Despite the advent of music streaming and digital availability, the music industry has largely stayed true to a unified release schedule, having accepted a worldwide shift to Midnight Friday releases following years of 12:00am Tuesday releases. Conversely, the option for labels and artists to avoid stocking physical shelves leading up to a release allows for even the most unsuspecting releases to sneak up on music fans.
That said, Weekend Spins on TripleOT is for all those releases that may not warrant a full review. The difficulty in writing about music in the digital age, as with any topic really, is the potential for innumerable releases on any given Friday (or any day thanks to services like Bandcamp and SoundCloud). So, in these columns let’s take a look at some albums, mixtapes or tracks that might not have generated too much buzz, but still merit a few looks.
Your Old Droog – Packs
Brooklyn rapper Your Old Droog comes through with Packs, his 41 minute sophomore album featuring a number of compositions with long time collaborators RTNC, producer of cuts like “Nutty Bars” and “Loosey in the Store with Pennies,” and E. Dan, a member of Rostrum Records’ ID Labs production crew. Across 14 tracks Droog almost effortlessly manifests his gangly vocal presence on both haunting and nocturnal cuts such as “G.K.A.C.” and “Just an Interlude”as well as jazzier tracks like “White Rappers” and “Rapman.” He even throws in a track best described as Arabian (or Bangladeshi?) on the track “Bangladesh.” Overall the production avoids many of the synths of modern hip-hop and features a trademark underground sound identified by looped soul and funk samples and at times cacophonous percussion, as on “Help.”
What’s most impressive about Packs though, is Droog’s ability to take nods from many of his inspirations including, MF Doom and GangStarr without coming across as fraudulent. On “Rapman,” Droog calls out fake hip-hop personas and mumble rappers under the guise of Rapman, the hip-hop superhero “combating all the wackness… With a work ethic like Mexicans.” Other standout cuts include “White Rappers (A Good Guest),” something of a public service announcement in which Droog stands up for his fairer skinned contemporaries, insisting that they be judged not by the color of their skin, but on “the beats and if the MC goes in,” and “Winston Red,” which features production from The Alchemist.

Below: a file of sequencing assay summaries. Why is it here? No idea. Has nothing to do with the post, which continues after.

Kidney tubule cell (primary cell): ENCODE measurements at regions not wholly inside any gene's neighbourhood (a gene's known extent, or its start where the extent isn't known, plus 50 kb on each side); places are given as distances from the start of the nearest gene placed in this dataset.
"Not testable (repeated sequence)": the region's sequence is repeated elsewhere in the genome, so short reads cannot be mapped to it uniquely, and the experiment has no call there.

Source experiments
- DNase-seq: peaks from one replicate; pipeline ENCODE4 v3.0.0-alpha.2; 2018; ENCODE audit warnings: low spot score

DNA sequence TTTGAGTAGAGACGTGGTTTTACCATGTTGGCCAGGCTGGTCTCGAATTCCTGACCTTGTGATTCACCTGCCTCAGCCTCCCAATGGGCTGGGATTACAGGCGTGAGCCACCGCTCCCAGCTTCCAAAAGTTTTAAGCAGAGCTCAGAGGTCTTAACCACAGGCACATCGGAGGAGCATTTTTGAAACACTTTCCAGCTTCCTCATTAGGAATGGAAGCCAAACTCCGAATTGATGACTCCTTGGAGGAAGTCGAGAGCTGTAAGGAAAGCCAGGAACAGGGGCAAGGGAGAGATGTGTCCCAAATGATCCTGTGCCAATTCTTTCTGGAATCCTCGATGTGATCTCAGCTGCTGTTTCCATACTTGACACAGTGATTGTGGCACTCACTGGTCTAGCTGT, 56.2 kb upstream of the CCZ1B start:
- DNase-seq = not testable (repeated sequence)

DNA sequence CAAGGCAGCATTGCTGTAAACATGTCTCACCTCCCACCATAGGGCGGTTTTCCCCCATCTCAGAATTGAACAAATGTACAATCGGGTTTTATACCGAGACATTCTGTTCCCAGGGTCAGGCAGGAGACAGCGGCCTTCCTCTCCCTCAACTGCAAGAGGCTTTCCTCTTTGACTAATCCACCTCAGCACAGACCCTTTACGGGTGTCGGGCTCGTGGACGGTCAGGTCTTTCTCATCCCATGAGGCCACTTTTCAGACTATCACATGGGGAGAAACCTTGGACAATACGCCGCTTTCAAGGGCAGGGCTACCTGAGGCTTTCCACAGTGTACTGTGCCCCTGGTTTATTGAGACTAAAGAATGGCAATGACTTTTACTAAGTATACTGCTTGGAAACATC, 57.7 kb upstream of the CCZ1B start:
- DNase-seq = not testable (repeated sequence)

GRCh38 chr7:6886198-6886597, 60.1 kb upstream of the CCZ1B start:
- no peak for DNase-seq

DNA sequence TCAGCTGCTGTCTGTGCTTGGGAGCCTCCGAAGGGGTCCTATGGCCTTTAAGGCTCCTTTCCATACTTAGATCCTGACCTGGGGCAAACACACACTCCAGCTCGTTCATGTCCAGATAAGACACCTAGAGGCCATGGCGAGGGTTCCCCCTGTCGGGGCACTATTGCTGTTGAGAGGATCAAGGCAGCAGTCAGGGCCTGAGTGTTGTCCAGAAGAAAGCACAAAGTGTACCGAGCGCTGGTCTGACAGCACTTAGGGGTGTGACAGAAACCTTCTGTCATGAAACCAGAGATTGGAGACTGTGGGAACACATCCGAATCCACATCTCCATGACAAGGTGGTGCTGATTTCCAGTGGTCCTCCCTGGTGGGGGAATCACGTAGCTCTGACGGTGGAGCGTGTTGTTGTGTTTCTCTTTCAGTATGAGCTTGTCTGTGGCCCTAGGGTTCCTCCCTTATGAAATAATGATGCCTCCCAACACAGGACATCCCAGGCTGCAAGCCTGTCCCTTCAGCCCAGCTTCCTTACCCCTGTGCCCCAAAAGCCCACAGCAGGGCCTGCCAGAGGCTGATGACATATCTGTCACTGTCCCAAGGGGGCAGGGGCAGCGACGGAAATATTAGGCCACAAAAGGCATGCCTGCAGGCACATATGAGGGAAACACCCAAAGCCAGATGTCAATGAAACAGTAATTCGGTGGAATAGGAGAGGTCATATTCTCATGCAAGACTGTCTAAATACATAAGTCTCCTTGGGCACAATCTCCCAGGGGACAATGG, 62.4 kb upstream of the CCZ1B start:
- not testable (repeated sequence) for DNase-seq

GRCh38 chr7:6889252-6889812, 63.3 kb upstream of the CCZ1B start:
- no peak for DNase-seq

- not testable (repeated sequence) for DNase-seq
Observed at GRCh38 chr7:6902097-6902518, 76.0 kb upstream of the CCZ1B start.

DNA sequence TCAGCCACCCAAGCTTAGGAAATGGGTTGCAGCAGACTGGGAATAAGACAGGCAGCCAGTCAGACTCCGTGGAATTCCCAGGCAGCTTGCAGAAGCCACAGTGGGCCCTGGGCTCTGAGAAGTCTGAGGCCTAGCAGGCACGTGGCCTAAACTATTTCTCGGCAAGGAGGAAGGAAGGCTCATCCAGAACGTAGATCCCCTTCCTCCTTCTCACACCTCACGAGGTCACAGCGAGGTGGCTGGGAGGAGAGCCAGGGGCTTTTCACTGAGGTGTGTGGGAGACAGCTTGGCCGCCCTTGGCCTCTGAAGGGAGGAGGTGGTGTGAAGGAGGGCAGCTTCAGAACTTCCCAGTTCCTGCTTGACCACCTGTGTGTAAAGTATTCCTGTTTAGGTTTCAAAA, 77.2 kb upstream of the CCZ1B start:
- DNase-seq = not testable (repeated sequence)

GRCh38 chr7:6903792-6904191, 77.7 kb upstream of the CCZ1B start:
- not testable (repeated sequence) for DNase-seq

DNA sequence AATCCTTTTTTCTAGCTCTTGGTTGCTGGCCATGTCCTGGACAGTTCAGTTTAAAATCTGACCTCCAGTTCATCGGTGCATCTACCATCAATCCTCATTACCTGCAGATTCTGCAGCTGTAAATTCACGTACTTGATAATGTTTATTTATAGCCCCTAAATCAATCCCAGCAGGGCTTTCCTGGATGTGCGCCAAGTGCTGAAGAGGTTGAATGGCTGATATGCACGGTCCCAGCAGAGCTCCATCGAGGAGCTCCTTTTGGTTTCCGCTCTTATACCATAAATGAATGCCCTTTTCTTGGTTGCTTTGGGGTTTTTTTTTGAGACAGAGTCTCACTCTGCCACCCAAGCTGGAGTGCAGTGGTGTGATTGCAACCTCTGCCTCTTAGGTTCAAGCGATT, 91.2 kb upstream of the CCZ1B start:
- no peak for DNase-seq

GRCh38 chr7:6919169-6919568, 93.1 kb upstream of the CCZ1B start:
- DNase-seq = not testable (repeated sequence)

Overall, Packs is worth a listen for fans of an older and grittier NY sound recently revitalized through the likes of Action Bronson, Joey Bada$$ and the Pro Era collective. Comforting samples of Manchild’s “Especially for You” on “My Girl is A Boy” and Opa’s “Brooklynville” on “G.K.A.C.” add to Droog’s overall authenticity. Standout Tracks: “Rapman,” “G.K.A.C.,” & “Grandman Hips (featuring Danny Brown).”
Murs – Captain California
Coming off of his 26-hour rapping world record in October 2016 (which was later usurped by Spanish Rapper Arkano), Murs presents his 1oth studio album, Captain California. The South Central native continues his penchant for compelling story telling on top of upbeat production. Subject matter aside, Murs garnishes this albums with a level of personality that differs from his usual anecdotal musings, by including a couple of outtakes and extras on the end of tracks that illustrate the collaborative nature of the project. At the end of the introduction, “Lemon Juice,” Murs and Curtiss King discuss which artist is the Brandy to the other’s Monica; On “Wanna Be High” Murs and Big Too Big chat about all things from KFC to what it means to be free as they wrap up the album and the music cuts out. Ultimately, Murs is largely consistent in his delivery as with previous releases, though his beat selection is leaves something to be desired, especially considering his previous release Brighter Daze with 9th Wonder (I’d argue Murs’ best work is alongside 9th Wonder, but that’s another story). Standout Tracks: “Lemon Juice,” “G is for Gentrify,” “Ay Caramba,” & “Xmas and Thanksgiving.”
Freddie Gibbs – “Crushed Glass”
Freddie Caine, Freddie Corleone or Freddie Forgiato if you’d prefer, returns from his European rape allegations with “Crushed Glass” a track/video from his upcoming album You Only Live 2wice. Featuring Gibbs meandering through the desert in his patented Adidas sweats and Timberlands, the baby-faced MC from Gary, Indiana comes through with an ominous tone, lamenting the days to come and reflecting on the stovetop and wrist motion that led him to his current profession. All things considered, “Crushed Glass” is a standard Gibbs track, which is reassuring considering he was derailed by his European legal troubles. On the hook, underneath disembodied Brittney B. vocals Gibbs echoes these sentiments, while the guitar, strings and rattling hi-hats contrast the video’s sparse desert landscape.
Thoughts on Weekend Spins? Does something deserve a full review? Comments and suggestions are are always welcome down below, or share stuff I missed to email@example.com.
Devin the Dude – Acoustic Levitation
Rick Ross – “Trap Trap Trap”